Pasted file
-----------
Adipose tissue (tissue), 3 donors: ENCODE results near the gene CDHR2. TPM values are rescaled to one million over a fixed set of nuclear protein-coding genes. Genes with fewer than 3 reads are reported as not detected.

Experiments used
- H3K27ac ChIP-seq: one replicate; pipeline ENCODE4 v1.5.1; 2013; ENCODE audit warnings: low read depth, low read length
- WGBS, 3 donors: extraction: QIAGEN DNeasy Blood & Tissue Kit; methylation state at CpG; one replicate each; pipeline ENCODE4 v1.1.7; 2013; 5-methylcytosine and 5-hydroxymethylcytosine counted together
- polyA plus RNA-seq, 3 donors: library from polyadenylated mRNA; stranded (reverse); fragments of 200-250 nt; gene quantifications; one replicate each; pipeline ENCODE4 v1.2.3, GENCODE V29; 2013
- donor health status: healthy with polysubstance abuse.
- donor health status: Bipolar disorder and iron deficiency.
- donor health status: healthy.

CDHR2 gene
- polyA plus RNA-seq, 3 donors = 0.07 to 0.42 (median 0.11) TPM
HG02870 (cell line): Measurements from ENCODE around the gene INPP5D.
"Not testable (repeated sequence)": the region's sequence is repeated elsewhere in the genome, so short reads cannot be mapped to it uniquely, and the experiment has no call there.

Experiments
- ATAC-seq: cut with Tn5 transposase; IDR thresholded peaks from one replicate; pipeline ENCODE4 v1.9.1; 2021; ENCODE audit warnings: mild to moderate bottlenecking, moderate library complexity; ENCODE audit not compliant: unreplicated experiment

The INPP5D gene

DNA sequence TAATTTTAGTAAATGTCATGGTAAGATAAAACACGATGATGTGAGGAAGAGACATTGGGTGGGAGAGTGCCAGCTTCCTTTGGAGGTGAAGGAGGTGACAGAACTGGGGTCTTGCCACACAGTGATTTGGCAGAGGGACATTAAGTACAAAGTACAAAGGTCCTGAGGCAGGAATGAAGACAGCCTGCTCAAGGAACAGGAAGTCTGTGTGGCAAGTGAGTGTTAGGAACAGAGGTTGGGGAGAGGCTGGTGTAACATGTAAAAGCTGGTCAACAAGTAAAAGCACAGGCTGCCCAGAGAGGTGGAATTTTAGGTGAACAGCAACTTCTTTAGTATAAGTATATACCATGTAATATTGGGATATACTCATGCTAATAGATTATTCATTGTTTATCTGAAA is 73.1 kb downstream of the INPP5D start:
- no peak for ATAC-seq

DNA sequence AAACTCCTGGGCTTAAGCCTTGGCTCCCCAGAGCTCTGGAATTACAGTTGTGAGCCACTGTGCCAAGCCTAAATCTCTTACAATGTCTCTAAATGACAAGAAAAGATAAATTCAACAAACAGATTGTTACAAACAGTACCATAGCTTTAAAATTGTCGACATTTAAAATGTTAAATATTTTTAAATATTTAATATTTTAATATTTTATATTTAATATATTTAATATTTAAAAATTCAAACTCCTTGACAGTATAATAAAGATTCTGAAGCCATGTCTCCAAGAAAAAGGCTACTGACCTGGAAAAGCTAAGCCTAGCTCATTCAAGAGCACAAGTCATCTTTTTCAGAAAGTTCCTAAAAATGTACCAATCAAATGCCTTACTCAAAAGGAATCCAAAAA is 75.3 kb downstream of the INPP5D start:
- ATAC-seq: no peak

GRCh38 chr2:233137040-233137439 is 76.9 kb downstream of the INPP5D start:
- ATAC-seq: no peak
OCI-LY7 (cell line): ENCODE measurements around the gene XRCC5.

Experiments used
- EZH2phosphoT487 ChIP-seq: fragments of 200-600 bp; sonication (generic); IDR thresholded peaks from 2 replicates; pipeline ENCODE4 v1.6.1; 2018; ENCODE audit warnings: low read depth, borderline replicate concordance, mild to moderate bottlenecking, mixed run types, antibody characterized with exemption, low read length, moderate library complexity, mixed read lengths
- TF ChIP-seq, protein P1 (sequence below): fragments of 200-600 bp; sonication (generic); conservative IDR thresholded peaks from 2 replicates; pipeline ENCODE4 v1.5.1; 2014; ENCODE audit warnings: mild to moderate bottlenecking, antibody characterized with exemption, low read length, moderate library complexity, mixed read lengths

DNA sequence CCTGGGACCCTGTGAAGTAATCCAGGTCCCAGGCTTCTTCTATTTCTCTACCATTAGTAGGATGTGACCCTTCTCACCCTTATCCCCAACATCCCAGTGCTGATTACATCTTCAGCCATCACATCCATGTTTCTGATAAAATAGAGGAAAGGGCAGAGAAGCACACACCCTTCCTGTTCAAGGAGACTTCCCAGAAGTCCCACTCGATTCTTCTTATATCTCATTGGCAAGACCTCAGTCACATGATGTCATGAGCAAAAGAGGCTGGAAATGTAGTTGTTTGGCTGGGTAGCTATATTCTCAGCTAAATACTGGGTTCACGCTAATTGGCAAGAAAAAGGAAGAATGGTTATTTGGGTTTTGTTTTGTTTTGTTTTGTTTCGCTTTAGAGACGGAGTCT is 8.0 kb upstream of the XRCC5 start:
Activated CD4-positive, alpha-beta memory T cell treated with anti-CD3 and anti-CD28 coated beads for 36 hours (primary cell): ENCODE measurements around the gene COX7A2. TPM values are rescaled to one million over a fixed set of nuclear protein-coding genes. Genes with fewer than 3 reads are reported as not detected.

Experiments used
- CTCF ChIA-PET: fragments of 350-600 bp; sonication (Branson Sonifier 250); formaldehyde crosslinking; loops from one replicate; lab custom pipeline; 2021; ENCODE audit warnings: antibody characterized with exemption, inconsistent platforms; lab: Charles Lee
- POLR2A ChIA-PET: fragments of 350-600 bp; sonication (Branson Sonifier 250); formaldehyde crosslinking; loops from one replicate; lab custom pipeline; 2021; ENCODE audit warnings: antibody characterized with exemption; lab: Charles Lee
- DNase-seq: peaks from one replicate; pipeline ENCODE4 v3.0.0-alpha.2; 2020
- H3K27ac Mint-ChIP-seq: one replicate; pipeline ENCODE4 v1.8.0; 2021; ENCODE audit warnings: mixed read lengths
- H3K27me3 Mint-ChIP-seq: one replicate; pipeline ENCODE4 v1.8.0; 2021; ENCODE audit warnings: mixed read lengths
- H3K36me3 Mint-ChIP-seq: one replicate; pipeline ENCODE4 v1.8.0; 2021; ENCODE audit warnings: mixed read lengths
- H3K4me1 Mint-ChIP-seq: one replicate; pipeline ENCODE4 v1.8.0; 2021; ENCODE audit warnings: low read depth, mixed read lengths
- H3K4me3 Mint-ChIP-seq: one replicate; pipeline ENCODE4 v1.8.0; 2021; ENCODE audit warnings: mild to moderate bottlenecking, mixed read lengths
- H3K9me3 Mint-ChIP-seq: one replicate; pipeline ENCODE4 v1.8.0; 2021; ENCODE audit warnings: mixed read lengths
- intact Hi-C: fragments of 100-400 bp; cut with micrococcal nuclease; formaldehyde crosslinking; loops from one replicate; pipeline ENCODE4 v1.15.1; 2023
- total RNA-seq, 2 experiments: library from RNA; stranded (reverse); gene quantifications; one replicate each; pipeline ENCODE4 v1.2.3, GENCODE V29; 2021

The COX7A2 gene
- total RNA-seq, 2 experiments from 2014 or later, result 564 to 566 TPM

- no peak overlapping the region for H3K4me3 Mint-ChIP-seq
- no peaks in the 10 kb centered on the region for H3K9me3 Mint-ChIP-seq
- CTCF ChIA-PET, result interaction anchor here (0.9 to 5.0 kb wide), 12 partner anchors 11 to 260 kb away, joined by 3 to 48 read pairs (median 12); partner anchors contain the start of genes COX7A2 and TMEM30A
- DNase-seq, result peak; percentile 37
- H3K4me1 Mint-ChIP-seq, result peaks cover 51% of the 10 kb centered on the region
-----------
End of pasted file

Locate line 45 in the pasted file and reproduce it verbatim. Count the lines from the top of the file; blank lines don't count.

- DNase-seq, result peak; percentile 37